WHEN discussion of the world’s ‘great’ cities starts up, ‘Amsterdam’ will inevitably be thrust into the conversation by anyone who has ever had the privilege of visiting it.

The capital of the Netherlands and the nation’s most populous city remains a thriving metropolis brimming with cultural arts, centuries-old European buildings and architecture, iconic arenas and fascinating sites of immense historical significance.

While for many, the mention of Amsterdam evokes the seedy imagery of its controversial Red Light District and purple-hazed coffee shops, the reality of this vibrant, freedom-loving city is quite contrasting from that perception. It exudes fun, individualism, creativity and relaxation.

It also sits closely to a truly impressive New World golf experience that ticks every box from the tee to the terrace to top-notch post-round tipples. And that, unsurprisingly, is what we’re most interested in.


REGARDED as one of the most exciting cities in the world, every cultural whim is catered for you in Amsterdam. If you’re looking to relax at a local café or experience local street vendors or vending machines, be sure to indulge in some of the most ‘lekker’ krokets – deep fried rolls covered in breadcrumbs filled with ragout – you’ll find anywhere, or some Poffertjes (basically Dutch pancakes) for the sweet-toothed traveller.

Culturally speaking, it’s hard to argue Amsterdam is anything but a hub for artists. Students of 19th Century post-impressionism will likely hightail their way to the Van Gogh Museum, a tribute to Dutch painter Vincent Van Gogh and home to the largest collection of Van Gogh paintings anywhere in the world.

Of course, walking around an art museum can be rather thirsty work for the average traveller, and that’s where The Heineken Experience comes into play.

Located at the beer brewing giant’s original brewery in Amsterdam’s city centre, the brewery was closed for production in 1988 and was subsequently turned into a tourist attraction for lovers of the local lager.

Today visitors can take a 2-hour self-guided tour through the facility to learn about Heineken’s heritage and brewing process, its changing direction over the years, as well as end with a sampling of some of its famous wares. Probably best to leave the keys at home.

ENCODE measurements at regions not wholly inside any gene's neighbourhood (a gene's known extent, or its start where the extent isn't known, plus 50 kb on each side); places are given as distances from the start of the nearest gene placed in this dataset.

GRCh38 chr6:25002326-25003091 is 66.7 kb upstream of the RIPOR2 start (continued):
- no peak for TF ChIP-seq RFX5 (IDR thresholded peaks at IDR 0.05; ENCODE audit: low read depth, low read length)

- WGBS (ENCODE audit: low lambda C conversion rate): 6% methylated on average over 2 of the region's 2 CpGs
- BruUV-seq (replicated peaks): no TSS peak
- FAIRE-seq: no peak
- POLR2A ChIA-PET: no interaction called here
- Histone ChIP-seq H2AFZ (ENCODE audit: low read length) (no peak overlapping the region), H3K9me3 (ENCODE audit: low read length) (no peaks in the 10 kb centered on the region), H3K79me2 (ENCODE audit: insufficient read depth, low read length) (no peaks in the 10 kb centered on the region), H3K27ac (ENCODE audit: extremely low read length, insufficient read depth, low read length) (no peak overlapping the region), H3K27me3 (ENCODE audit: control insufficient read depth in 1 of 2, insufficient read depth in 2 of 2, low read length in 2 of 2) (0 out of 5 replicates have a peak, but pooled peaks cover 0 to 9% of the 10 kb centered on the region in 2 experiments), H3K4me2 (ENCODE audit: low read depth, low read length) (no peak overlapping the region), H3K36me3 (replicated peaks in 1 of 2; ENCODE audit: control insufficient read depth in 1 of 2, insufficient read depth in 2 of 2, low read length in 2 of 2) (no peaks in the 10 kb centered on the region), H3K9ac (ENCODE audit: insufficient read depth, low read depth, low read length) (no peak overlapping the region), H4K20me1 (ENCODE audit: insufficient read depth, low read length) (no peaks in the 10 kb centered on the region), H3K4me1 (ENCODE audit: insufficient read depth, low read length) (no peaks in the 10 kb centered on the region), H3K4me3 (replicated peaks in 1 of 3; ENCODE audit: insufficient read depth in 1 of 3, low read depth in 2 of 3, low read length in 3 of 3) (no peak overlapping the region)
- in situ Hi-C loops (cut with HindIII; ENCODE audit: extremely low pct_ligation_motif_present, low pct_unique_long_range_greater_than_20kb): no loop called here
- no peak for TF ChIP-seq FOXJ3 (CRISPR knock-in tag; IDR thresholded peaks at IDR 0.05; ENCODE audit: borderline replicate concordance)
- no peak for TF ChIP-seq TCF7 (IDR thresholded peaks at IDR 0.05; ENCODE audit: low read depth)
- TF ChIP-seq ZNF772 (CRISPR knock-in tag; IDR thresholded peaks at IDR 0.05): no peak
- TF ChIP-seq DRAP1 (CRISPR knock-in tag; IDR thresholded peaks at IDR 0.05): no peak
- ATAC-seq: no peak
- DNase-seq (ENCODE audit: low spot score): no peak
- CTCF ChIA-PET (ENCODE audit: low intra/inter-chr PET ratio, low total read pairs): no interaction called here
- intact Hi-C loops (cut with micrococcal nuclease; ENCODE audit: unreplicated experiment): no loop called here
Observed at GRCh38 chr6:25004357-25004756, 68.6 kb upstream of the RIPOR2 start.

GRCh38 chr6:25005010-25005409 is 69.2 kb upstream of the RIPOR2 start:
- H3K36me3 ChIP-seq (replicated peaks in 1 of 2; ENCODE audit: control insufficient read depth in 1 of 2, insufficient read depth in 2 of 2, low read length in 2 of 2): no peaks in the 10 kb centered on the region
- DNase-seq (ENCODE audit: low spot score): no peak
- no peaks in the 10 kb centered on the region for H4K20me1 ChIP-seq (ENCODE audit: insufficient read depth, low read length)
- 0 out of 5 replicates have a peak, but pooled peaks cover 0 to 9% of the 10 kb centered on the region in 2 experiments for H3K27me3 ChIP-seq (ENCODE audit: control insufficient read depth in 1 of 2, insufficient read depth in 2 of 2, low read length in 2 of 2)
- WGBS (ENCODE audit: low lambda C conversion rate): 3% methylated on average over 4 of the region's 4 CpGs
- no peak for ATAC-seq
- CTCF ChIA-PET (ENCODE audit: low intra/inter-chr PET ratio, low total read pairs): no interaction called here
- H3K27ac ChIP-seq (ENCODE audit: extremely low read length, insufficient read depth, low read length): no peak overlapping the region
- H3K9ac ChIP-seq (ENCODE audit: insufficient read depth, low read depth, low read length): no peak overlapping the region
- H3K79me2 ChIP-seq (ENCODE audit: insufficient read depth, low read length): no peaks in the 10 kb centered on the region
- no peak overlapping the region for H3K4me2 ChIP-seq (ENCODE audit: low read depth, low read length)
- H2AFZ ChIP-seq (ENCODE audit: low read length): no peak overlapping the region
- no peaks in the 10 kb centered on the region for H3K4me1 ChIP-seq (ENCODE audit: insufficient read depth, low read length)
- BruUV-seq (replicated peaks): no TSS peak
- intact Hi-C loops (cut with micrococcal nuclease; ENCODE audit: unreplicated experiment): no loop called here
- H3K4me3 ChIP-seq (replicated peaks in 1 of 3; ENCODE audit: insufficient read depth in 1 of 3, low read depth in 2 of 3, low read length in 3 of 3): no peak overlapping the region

ONE of the more sobering sites for tourists to Amsterdam is The Anne Frank House, a throwback to the horrors of the Second World War and the Jewish persecution through much of Europe, including in the Netherlands following the German invasion in 1940.

You can visit the ‘Secret Annex’ behind the bookcase where Anne Frank and her family hid from the Nazis for two years during the war.

More than a million visitors visit the site each year, with the house alongside the Prisengracht – one of four main canals through Amsterdam – considered by many the most significant building in Amsterdam, if not the Netherlands.

This age-old city also plays home to one of the world’s most successful association football teams in the world – AFC Ajax – and its famous stadium, Amsterdam Arena, renamed Johan Cruyff Arena in honour of the legendary Dutch footballer who died in 2016.

It remains the largest sporting stadium in the Netherlands and has also hosted concerts for some of the biggest stars in the music world, including David Bowie, AC/DC and The Rolling Stones.

On the outskirts of the city lies some truly beautiful countryside, and with Amsterdam’s flat landscape and bicycle riding culture, it’s all readily accessible for the active traveller.


FOR us, it’s tuning of another kind that brings us to Amsterdam, or rather, to the outskirts of the old Dutch metropolis, and that is tuning our games at an uber-contemporary course called The International.

Situated in Badhoevedorp, a 20-minute drive from Amsterdam’s city centre, this new-age members’ course could well become the new prototype for golf venues into the future. From its clubhouse’s architectural design, to its course’s appealing aesthetic and pure playability, The International is finding its way onto many a bucket list across the globe.

Hosting the KLM Open for the first time in September (won by Sergio Garcia, for the record), The International is an Ian Woosnam-designed masterpiece laid out over vastly undulating landscape – with as much as 14 metres divergence in elevation – which flows in and around several large water features throughout 18 immaculately landscaped championship holes.


YET while the course alone is worth writing home about, it’s everything else at The International for which it deserves most of its accolades. From its partially covered practice range, golf school, sauna and fitness club, to its modern clubhouse and first-class restaurant, it’s clear at the outset service here is at a premium.

The restaurant on site, headed by chef Martijn Heeg, is undoubtedly the crown in the jewel of The International.

A huge variety of decadent dishes and an array of sumptuous finger food options allow patrons to choose from a refined lunch or a fine-dining multi-course dinner with wines to match.

It’s the perfect end to a memorable round at The International. Ø